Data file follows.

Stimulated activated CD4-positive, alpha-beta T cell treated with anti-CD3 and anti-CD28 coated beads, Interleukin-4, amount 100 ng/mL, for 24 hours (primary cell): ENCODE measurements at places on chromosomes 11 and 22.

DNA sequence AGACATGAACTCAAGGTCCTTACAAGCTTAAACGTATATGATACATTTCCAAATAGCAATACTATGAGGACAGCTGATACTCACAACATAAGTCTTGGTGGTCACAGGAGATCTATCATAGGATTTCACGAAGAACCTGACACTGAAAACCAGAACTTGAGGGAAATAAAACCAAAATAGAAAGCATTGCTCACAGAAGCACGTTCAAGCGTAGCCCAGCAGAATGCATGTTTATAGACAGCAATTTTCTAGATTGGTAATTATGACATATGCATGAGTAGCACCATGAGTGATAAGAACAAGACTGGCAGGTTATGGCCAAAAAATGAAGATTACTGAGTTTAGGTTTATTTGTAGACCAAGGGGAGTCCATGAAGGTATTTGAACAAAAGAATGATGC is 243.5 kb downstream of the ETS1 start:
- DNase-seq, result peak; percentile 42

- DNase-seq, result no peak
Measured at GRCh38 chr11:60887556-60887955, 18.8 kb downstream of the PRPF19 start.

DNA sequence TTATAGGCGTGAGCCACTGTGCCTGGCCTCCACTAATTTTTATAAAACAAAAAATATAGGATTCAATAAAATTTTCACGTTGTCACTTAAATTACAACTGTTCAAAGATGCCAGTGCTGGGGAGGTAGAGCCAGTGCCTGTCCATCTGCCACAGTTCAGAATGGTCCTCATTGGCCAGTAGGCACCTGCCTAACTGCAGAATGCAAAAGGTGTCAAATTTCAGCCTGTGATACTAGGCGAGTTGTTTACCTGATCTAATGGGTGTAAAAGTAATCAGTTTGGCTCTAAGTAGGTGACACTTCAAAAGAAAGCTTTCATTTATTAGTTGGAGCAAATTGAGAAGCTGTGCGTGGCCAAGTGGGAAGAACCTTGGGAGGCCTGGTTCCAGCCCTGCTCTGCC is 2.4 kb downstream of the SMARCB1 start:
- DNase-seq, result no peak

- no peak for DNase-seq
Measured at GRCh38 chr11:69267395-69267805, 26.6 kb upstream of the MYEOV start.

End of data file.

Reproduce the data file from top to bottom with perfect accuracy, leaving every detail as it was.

Stimulated activated CD4-positive, alpha-beta T cell treated with anti-CD3 and anti-CD28 coated beads, Interleukin-4, amount 100 ng/mL, for 24 hours (primary cell): ENCODE measurements at places on chromosomes 11 and 22.

DNA sequence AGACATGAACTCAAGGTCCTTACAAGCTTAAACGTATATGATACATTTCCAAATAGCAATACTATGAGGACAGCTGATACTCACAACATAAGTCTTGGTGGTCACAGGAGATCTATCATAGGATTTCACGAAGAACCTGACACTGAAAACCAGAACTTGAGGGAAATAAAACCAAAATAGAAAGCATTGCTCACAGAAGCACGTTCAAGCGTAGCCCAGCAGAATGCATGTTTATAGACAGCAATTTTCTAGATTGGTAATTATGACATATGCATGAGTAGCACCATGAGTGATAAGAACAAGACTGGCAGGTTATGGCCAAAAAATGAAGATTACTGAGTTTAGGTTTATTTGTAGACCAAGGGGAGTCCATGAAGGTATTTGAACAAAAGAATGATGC is 243.5 kb downstream of the ETS1 start:
- DNase-seq, result peak; percentile 42

- DNase-seq, result no peak
Measured at GRCh38 chr11:60887556-60887955, 18.8 kb downstream of the PRPF19 start.

DNA sequence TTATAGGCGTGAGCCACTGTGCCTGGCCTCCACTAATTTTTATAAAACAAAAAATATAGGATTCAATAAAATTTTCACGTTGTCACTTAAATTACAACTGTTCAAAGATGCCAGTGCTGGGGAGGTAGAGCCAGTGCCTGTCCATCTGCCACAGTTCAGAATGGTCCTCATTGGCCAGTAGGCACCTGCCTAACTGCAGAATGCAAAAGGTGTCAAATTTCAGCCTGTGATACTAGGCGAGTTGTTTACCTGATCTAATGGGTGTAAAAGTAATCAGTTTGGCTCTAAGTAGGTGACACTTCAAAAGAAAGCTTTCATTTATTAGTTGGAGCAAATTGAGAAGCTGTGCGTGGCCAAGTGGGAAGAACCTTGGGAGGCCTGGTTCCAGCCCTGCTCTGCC is 2.4 kb downstream of the SMARCB1 start:
- DNase-seq, result no peak

- no peak for DNase-seq
Measured at GRCh38 chr11:69267395-69267805, 26.6 kb upstream of the MYEOV start.